After my study, I am convinced of two things. There is a divergence in the real price of silver and the published price and if called to do so the Silver ETF (SLV) would not be able to produce the underlying silver it purports to be representing. SLV is a paper vehicle and I suspect that investors would be somewhat perturbed to find out that the current valuation of the fund is far below what these "in the dark" transactions would be if they were brought into the price discovery process.

As long as the COMEX refuses to acknowledge the shortage and allow free market price discovery to correct the price, the divergence between paper and physical price will continue. The fact that I believe this continues to be a problem suggests to me that it is a big problem. The Comex should welcome the recognition of the shortage as it would drive the price up. I believe the reason it has not is because it has already progressed past the point of being devastating.

Paper transactions are only as good as the faith investors put in them and that faith is the confidence that reserve creators (COMEX) will not get overextended. If the Comex has to resort to raising margin rates and paying premiums to investors not to take delivery on the physical asset I believe it is fair to say that they may well have already gotten themselves overextended. I believe this we will soon see the final stages of the silver paper market.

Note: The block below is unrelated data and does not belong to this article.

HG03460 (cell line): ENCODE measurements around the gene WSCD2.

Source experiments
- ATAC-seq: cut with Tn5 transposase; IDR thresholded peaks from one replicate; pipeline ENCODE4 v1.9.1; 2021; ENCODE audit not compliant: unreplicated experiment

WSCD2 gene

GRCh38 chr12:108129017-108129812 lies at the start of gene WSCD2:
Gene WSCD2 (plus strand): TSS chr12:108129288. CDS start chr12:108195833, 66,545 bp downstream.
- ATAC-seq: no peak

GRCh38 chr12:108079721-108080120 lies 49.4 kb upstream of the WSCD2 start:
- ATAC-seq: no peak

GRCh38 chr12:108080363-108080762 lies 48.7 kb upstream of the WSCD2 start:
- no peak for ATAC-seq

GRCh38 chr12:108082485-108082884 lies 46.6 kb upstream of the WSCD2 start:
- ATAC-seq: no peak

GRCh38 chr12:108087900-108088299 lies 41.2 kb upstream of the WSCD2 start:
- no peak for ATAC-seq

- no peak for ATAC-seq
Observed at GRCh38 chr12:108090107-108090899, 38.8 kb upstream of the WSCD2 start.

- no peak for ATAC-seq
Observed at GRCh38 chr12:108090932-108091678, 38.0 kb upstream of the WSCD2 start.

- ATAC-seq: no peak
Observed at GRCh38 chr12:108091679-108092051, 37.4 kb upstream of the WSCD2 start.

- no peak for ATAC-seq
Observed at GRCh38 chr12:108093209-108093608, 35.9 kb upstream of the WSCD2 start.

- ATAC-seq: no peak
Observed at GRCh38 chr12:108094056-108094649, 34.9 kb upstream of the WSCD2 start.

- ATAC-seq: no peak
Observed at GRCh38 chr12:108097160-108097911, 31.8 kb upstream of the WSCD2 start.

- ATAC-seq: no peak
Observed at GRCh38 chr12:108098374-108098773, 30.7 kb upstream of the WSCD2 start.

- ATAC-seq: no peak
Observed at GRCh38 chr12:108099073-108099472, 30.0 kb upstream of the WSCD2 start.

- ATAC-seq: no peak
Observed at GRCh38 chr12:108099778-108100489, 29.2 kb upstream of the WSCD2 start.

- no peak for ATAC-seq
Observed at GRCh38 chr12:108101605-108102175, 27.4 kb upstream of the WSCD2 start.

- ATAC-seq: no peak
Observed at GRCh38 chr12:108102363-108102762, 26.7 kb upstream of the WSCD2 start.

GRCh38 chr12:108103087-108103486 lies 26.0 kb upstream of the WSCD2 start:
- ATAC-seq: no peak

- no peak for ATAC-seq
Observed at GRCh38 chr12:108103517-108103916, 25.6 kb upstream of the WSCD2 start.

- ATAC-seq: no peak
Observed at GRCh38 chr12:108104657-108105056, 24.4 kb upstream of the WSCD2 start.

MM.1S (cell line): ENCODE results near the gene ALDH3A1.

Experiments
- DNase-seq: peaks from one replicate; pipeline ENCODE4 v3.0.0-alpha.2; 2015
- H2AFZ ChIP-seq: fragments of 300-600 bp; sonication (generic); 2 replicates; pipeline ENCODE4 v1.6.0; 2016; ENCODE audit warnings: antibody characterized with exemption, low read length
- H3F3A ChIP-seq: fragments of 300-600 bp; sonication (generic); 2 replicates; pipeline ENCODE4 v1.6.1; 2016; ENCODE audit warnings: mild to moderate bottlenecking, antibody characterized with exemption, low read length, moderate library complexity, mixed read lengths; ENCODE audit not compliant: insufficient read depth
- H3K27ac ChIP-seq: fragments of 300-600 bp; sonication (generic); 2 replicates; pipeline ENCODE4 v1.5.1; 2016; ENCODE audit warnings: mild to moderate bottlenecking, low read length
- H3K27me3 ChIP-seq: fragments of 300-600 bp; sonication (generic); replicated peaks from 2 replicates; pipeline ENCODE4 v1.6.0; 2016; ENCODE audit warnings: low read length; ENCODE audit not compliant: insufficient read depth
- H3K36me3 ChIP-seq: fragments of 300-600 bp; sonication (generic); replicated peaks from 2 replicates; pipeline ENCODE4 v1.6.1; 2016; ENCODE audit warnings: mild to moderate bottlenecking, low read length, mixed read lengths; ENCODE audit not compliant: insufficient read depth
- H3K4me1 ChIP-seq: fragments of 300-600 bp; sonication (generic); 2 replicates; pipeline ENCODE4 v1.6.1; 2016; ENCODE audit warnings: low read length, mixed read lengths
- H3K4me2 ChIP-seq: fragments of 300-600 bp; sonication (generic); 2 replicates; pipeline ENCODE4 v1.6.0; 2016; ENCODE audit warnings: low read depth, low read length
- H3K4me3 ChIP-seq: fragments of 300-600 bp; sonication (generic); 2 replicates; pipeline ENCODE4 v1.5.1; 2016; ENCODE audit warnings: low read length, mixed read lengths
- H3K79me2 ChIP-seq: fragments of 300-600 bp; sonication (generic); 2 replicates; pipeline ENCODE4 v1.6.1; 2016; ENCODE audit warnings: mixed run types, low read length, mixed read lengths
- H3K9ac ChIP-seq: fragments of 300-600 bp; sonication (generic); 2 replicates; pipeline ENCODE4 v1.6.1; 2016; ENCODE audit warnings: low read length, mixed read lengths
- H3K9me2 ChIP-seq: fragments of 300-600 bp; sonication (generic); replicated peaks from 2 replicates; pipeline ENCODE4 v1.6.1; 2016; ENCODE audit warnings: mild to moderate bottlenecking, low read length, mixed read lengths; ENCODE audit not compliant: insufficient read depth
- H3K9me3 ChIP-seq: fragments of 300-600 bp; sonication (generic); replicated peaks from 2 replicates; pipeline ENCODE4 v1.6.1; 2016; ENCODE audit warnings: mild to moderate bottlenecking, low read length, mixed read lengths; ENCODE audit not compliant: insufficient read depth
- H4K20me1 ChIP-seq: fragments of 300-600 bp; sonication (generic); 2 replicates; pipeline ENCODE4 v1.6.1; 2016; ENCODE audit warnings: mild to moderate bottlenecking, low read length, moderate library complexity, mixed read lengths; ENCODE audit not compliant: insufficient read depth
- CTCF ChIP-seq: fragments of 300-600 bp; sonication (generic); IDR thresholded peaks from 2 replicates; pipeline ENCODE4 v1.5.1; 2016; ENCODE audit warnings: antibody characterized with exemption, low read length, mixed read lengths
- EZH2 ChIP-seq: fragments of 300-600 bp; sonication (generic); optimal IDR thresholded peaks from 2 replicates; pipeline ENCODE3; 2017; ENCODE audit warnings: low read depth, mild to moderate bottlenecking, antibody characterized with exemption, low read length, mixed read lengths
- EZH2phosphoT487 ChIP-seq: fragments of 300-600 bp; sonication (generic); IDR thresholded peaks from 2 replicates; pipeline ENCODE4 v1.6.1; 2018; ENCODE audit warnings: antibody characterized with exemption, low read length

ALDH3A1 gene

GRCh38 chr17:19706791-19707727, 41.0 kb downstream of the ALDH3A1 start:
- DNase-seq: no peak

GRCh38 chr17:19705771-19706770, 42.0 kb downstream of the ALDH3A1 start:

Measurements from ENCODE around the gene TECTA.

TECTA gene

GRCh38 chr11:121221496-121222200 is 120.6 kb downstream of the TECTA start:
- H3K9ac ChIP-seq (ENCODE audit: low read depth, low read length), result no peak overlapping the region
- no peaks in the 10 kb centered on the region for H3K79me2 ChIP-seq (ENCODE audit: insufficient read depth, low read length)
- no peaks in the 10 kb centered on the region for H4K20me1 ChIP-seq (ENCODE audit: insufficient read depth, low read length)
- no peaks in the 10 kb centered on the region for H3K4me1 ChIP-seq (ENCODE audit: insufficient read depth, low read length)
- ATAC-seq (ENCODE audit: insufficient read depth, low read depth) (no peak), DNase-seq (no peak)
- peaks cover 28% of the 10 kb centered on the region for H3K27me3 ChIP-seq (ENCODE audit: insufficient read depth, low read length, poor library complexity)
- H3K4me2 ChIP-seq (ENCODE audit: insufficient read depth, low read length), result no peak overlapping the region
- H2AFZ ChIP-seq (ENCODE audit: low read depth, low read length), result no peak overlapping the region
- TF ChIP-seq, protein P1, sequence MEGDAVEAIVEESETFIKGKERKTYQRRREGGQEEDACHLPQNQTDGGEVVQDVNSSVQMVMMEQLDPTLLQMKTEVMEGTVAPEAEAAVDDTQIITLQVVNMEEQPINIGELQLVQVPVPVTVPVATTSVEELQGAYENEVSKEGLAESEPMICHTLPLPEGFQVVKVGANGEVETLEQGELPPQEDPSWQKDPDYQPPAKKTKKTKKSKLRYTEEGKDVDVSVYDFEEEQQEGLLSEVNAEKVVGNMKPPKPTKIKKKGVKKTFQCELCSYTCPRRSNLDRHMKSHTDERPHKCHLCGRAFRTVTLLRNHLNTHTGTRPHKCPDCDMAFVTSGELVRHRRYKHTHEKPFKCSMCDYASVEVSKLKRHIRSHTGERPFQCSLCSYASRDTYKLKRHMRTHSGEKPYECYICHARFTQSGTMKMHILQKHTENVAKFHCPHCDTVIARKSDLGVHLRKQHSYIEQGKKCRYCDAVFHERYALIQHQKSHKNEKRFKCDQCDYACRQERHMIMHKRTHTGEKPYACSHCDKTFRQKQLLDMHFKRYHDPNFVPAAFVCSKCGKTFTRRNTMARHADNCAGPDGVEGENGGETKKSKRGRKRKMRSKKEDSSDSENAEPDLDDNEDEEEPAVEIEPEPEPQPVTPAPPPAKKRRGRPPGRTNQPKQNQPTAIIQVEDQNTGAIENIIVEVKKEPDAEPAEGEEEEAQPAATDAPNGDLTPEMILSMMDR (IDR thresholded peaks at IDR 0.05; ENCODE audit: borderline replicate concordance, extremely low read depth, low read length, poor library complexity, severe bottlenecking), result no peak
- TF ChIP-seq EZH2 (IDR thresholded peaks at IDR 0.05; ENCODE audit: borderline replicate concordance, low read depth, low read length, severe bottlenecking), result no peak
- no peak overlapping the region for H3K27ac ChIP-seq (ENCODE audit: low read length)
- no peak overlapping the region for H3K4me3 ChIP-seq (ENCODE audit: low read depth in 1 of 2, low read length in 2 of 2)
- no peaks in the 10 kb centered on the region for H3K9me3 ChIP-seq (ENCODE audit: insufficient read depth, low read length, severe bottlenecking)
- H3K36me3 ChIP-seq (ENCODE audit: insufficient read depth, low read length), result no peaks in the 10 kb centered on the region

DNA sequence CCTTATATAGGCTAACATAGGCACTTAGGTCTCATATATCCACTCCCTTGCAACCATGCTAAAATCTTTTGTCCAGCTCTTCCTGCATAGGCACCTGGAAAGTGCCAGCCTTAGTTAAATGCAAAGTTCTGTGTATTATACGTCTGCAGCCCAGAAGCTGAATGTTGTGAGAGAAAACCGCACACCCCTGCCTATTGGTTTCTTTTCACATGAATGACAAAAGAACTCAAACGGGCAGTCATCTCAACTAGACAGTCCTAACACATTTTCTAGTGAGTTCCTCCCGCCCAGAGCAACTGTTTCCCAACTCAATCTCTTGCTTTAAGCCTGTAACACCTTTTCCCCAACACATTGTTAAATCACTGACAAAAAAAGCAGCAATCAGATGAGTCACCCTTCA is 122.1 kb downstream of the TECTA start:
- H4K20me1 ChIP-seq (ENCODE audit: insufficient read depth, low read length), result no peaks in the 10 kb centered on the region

For people who have read me in the past know that I already own more than my fair share of physical gold and silver. Owning physical is cumbersome and dangerous. As a friend of mine said if you want to own a large amount of physical gold and silver you also better own a gun and prepare yourself to use it. In a recent conversation with a reader he agreed with me and wrote "I remain long Gold, Silver and Lead!"

Last January I bought the SLV and profited from the parabolic move when I sold out the last week in April. Buying and selling physical silver is a very laborious process and I welcomed the ease of trading this asset so easily. Because of whispers that SLV might not have the silver it purports to own, I have been very reluctant to re-open a position in it. SLV has always been a very volatile trade and if you bought into it you did so with the knowledge that it could turn on a dime. It is not a trade for the faint of heart. However my sixth sense told me that there was something wrong and a study of the COMEX bore out my fears. That begs the question "how can I play the Silver ETF trade?"

I recently read a post from someone who talked about the Sprott Physical Silver ETF. I studied this ETF and was very impressed with Eric Sprott. He has 35 years of working in the arena of precious metals and equally important if called upon to do so he could readily produce the silver that the underlying ETF purports to own. Please see the charts of SLV and PSLV below.

iShares Silver Trust

Sprott Physical Silver

A look at these charts will show that during the last move in silver both ETF's acted in an identical fashion. I do believe that I missed the bottom at $32.50 but in light of what I see ahead I don't think missing the bottom by a few dollars will make a great deal of difference. I feel that silver has punished the speculators and weak hand investors enough and next week I plan on opening the silver ETF trade but this time I will use PSLV. I do so because I feel more comfortable knowing that the ETF is truly supported by the underlying asset. I see silver going to $60.00 by year's end.